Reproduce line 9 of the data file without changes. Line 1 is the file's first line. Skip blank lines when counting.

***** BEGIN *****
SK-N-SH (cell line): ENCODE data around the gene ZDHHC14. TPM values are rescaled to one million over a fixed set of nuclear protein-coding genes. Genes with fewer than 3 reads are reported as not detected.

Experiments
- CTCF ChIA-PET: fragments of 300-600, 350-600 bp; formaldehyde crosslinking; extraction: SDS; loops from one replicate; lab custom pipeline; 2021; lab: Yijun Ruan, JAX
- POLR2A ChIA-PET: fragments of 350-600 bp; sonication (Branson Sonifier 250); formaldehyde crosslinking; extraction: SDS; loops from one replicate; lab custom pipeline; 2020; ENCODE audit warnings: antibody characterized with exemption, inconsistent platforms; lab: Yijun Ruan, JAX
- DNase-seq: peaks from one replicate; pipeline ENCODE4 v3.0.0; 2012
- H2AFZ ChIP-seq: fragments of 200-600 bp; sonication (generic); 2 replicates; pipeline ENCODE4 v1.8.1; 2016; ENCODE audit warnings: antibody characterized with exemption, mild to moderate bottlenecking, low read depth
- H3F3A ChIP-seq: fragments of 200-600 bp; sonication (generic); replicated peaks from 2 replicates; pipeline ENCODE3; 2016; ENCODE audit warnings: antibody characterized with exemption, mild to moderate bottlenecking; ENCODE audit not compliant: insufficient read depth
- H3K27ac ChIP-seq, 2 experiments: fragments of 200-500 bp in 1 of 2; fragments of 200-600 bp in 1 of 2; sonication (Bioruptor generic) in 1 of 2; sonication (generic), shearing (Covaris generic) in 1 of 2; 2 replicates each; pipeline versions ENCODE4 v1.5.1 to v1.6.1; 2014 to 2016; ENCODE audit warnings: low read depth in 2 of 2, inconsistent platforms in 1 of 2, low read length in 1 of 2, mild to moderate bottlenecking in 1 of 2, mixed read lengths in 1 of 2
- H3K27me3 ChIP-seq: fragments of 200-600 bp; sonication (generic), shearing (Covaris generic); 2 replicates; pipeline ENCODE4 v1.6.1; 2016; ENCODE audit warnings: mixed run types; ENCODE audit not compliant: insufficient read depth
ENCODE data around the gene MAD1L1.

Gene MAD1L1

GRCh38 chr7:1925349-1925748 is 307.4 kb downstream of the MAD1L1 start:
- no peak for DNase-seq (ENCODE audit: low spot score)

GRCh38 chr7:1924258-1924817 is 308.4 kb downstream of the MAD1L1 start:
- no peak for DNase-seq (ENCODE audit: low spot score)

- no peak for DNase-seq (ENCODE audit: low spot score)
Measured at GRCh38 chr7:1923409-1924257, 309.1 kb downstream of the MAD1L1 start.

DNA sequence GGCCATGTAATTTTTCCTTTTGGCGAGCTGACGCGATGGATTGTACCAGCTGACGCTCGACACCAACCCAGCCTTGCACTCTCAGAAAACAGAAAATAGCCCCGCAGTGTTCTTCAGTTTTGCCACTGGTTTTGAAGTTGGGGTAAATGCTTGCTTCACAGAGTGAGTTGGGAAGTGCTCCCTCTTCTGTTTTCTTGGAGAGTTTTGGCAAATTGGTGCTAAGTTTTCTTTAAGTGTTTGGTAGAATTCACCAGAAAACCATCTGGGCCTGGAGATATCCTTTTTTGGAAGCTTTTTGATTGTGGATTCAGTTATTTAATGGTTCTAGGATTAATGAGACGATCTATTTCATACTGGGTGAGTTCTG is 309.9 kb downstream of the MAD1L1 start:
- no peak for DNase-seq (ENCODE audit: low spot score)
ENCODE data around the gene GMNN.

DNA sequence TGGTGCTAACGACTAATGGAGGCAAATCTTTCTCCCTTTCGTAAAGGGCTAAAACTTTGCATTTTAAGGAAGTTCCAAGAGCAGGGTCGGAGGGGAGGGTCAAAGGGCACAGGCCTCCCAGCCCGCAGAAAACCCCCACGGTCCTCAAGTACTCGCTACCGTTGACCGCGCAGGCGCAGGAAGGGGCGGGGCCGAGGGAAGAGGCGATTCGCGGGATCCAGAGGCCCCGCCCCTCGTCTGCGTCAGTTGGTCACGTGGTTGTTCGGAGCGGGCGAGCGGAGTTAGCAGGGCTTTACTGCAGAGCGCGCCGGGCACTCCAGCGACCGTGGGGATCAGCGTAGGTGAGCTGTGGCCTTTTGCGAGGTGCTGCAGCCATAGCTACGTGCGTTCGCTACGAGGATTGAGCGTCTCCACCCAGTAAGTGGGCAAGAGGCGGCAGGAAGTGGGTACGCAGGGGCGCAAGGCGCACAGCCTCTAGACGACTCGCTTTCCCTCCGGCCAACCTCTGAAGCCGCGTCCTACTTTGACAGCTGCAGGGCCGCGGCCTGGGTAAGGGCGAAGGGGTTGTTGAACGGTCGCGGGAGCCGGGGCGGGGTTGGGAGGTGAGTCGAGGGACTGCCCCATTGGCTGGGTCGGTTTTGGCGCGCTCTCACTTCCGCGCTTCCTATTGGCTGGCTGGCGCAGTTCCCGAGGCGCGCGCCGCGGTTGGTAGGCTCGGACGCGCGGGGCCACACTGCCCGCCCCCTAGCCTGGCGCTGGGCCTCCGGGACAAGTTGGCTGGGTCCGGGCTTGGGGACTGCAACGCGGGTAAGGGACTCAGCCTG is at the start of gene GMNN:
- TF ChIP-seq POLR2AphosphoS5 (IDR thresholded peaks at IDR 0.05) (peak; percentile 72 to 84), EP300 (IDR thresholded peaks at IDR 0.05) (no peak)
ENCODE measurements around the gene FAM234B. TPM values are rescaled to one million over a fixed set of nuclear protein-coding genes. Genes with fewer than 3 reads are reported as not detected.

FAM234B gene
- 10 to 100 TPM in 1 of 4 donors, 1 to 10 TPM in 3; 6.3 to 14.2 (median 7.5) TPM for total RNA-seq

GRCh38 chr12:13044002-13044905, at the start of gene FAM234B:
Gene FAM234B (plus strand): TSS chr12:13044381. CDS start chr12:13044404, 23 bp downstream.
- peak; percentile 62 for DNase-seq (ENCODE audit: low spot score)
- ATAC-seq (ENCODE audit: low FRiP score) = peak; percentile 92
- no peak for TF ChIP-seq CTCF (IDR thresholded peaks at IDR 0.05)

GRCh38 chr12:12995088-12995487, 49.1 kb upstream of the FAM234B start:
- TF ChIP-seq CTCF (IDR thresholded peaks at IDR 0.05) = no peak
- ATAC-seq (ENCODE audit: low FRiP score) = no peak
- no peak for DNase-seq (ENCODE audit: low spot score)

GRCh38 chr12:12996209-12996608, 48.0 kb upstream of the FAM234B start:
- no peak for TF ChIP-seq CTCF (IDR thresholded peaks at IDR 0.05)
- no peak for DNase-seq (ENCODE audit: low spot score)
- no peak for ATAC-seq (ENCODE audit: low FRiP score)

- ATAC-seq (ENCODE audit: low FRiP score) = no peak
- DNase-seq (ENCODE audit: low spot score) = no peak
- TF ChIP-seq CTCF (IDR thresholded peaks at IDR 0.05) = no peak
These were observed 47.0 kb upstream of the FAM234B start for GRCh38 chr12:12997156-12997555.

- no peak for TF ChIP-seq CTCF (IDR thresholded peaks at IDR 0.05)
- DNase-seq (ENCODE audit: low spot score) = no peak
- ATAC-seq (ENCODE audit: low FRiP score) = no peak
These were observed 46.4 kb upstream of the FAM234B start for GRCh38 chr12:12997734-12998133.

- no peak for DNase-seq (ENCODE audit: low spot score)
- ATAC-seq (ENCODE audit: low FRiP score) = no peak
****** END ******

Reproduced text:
- H3K27me3 ChIP-seq: fragments of 200-600 bp; sonication (generic), shearing (Covaris generic); 2 replicates; pipeline ENCODE4 v1.6.1; 2016; ENCODE audit warnings: mixed run types; ENCODE audit not compliant: insufficient read depth